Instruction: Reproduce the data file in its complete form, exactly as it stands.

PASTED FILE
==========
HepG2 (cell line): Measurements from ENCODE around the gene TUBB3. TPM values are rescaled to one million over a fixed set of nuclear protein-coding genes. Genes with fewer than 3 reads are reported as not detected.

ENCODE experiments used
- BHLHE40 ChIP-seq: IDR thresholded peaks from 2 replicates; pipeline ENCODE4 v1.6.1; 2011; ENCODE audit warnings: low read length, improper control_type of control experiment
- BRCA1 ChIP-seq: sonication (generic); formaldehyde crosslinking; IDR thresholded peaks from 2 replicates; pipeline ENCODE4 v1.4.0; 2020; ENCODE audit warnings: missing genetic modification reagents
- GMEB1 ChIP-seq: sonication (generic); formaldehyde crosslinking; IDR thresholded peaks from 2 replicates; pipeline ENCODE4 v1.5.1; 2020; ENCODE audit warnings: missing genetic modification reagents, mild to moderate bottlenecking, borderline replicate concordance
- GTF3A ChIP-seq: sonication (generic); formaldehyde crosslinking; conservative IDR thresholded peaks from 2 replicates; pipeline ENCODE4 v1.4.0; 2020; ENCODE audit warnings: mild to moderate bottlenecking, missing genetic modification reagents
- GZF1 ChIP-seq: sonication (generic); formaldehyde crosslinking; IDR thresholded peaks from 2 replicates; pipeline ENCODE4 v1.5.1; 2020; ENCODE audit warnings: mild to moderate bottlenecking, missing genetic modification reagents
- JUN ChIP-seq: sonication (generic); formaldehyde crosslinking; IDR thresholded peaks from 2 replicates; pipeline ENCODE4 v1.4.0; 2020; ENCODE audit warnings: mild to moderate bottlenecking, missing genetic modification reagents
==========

HepG2 (cell line): Measurements from ENCODE around the gene TUBB3. TPM values are rescaled to one million over a fixed set of nuclear protein-coding genes. Genes with fewer than 3 reads are reported as not detected.

ENCODE experiments used
- BHLHE40 ChIP-seq: IDR thresholded peaks from 2 replicates; pipeline ENCODE4 v1.6.1; 2011; ENCODE audit warnings: low read length, improper control_type of control experiment
- BRCA1 ChIP-seq: sonication (generic); formaldehyde crosslinking; IDR thresholded peaks from 2 replicates; pipeline ENCODE4 v1.4.0; 2020; ENCODE audit warnings: missing genetic modification reagents
- GMEB1 ChIP-seq: sonication (generic); formaldehyde crosslinking; IDR thresholded peaks from 2 replicates; pipeline ENCODE4 v1.5.1; 2020; ENCODE audit warnings: missing genetic modification reagents, mild to moderate bottlenecking, borderline replicate concordance
- GTF3A ChIP-seq: sonication (generic); formaldehyde crosslinking; conservative IDR thresholded peaks from 2 replicates; pipeline ENCODE4 v1.4.0; 2020; ENCODE audit warnings: mild to moderate bottlenecking, missing genetic modification reagents
- GZF1 ChIP-seq: sonication (generic); formaldehyde crosslinking; IDR thresholded peaks from 2 replicates; pipeline ENCODE4 v1.5.1; 2020; ENCODE audit warnings: mild to moderate bottlenecking, missing genetic modification reagents
- JUN ChIP-seq: sonication (generic); formaldehyde crosslinking; IDR thresholded peaks from 2 replicates; pipeline ENCODE4 v1.4.0; 2020; ENCODE audit warnings: mild to moderate bottlenecking, missing genetic modification reagents